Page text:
The Phase Matrix

  • Peter Høyer
Part of the Lecture Notes in Computer Science book series (LNCS, volume 3827)

Abstract

Reducing the error of quantum algorithms is often achieved by applying a primitive called amplitude amplification. Its use leads in many instances to quantum algorithms that are quadratically faster than any classical algorithm. Amplitude amplification is controlled by choosing two complex numbers φs and φt of unit norm, called phase factors. If the phases are well-chosen, amplitude amplification reduces the error of quantum algorithms, if not, it may increase the error. We give an analysis of amplitude amplification with a emphasis on the influence of the phase factors on the error of quantum algorithms. We introduce a so-called phase matrix and use it to give a straightforward and novel analysis of amplitude amplification processes. We show that we may always pick identical phase factors φs = φt with argument in the range \({{\pi}\over{3}}{\leq} {\rm arg}(\phi_{s}){\leq} {\pi}\). We also show that identical phase factors φs = φt with \(-{{\pi}\over{2}}< {\rm arg}(\phi_{s})< {{\pi}\over{2}}\) never leads to an increase in the error, generalizing a recent result of Lov Grover who shows that amplitude amplification becomes a quantum analogue of classical repetition if we pick phase factors φs = φt with \({\rm arg}(\phi_{s}) = {{\pi}\over{3}}\).

Keywords

Quantum Computing Algorithms Amplitude Amplification Randomized Algorithms 

Preview

Unable to display preview. Download preview PDF.

Unable to display preview. Download preview PDF.

References

  1. 1.
    Boyer, M., Brassard, G., Høyer, P., Tapp, A.: Tight bounds on quantum searching. Fortschr. Phys. 46(4–5), 493–505 (1998)CrossRefGoogle Scholar
  2. 2.
    Brassard, G., Høyer, P.: An exact quantum polynomial-time algorithm for Simon’s problem. In: Proc. 5th Israeli Symp. Theory of Comput. and Systems, pp. 12–23 (1997)Google Scholar
  3. 3.
    Brassard, G., Høyer, P., Mosca, M., Tapp, A.: Quantum amplitude amplification and estimation. In: Quantum Computation and Quantum Information: A Millennium Volume. AMS Contemp. Math. 305, 53–74 (2002)Google Scholar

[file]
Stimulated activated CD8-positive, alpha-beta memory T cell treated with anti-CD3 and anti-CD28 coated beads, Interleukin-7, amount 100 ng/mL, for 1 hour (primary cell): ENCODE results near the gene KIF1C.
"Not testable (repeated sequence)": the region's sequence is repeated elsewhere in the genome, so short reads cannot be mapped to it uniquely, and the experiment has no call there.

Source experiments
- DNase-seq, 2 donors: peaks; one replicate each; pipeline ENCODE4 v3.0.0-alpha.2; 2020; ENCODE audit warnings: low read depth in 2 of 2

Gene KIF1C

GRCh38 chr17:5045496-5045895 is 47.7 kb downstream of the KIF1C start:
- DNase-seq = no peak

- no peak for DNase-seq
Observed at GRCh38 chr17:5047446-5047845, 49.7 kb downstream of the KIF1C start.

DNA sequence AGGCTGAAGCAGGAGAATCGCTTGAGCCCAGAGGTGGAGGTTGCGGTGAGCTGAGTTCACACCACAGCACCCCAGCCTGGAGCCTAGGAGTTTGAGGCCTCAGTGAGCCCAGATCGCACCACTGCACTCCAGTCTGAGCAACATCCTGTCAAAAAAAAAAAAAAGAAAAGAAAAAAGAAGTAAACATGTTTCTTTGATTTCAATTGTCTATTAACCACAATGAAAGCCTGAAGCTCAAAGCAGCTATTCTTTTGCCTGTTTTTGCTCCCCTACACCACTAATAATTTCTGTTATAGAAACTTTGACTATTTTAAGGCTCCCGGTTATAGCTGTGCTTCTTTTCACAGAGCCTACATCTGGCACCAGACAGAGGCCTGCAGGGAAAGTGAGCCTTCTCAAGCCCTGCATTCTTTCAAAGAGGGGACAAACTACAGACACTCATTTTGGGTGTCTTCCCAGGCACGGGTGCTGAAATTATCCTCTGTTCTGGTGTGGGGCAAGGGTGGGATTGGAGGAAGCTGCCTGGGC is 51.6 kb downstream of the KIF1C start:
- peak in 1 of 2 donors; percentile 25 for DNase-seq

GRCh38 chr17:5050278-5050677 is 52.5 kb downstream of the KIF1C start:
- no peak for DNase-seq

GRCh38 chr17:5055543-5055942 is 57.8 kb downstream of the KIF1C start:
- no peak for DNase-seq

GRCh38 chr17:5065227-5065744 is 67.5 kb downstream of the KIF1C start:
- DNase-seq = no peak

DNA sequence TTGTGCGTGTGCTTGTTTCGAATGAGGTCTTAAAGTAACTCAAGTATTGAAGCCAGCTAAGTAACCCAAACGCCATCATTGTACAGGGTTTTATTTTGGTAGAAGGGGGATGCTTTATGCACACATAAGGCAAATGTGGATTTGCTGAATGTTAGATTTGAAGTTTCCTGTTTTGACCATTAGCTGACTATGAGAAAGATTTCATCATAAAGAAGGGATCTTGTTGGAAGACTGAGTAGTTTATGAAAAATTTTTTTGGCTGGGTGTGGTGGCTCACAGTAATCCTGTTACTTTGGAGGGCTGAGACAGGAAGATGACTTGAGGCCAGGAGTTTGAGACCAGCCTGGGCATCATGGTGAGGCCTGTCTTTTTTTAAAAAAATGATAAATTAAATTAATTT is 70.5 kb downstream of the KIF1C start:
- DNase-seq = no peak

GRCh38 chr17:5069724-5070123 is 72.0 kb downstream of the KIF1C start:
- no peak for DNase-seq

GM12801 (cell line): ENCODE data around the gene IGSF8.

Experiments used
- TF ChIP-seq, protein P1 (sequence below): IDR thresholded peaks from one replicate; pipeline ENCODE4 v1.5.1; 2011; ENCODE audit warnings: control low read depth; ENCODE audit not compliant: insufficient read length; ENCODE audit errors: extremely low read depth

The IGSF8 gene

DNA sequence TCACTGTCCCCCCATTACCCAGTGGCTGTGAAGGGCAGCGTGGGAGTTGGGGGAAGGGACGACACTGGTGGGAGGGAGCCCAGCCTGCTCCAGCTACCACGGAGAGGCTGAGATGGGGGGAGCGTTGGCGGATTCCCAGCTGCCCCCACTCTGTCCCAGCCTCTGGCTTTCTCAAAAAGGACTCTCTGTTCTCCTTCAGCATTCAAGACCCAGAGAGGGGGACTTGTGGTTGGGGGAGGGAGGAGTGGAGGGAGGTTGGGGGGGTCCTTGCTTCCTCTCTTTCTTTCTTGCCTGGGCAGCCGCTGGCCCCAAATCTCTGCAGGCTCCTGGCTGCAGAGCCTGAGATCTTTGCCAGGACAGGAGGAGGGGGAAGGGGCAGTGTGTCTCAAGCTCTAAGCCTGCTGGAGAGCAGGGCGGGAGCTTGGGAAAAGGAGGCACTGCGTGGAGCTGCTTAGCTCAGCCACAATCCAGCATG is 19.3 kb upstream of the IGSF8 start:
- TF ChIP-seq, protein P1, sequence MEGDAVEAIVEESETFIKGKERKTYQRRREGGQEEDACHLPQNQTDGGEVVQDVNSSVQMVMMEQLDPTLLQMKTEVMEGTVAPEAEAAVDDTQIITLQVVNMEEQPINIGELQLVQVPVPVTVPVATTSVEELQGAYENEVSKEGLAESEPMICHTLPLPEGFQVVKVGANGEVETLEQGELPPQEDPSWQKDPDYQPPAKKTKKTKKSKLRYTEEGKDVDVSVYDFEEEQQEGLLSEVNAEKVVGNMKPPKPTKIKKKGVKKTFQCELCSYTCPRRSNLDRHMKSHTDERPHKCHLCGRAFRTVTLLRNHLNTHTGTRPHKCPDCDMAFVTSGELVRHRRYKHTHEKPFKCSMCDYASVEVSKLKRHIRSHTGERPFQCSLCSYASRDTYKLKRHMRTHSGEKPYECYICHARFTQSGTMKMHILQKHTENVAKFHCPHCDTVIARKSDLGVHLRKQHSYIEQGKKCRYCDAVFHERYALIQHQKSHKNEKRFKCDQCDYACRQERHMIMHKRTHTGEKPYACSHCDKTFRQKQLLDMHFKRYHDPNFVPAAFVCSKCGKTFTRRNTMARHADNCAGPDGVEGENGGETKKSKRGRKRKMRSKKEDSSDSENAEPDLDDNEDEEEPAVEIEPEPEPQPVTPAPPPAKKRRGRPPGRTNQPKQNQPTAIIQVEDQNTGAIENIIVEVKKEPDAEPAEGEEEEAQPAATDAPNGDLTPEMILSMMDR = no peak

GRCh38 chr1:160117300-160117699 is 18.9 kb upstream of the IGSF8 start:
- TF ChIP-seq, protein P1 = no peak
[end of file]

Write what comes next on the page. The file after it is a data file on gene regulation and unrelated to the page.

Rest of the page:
4. 4.
    Buhrman, H., Cleve, R., de Wolf, R., Zalka, C.: Bounds for small-error and zero-error quantum algorithms. In: Proc. 40th IEEE Symp. Found. Comput. Sci., pp. 358–368 (1999)Google Scholar
  5. 5.
    Grover, L.K.: A fast quantum mechanical algorithm for database search. In: Proc. 28th ACM Symp. Theory Comput., pp. 212–219 (1996)Google Scholar
  6. 6.
    Grover, L.K.: Quantum mechanics helps in searching for a needle in a haystack. Phys. Rev. Lett. 79(2), 325–328 (1997)CrossRefGoogle Scholar
  7. 7.
    Grover, L.K.: A different kind of quantum search. quant-ph/0503205 (May 2005)Google Scholar
  8. 8.
    Long, G.-L., Li, X., Sun, Y.: Phase matching condition for quantum search with a generalized initial state. Phys. Lett. A 294(3-4), 143–152 (2002)MATHCrossRefMathSciNetGoogle Scholar
  9. 9.
    Long, G.-L., Li, Y.S., Zhang, W.L., Niu, L.: Phase matching in quantum searching. Phys. Lett. A 262(1), 27–34 (1999)MATHCrossRefMathSciNetGoogle Scholar
  10. 10.
    Tulsi, T., Grover, L.K., Patel, A.: A new algorithm for directed quantum search. quant-ph/0505007 (May 2005)Google Scholar
  11. 11.
    Xiao, L., Jones, J.: An NMR implementation of Grover’s fixed-point quantum search algorithm. quant-ph/0504054 (April 2005)Google Scholar

Copyright information

© Springer-Verlag Berlin Heidelberg 2005

Authors and Affiliations

  • Peter Høyer
    • 1
  1. 1.Department of Computer ScienceUniversity of CalgaryCanada

Personalised recommendations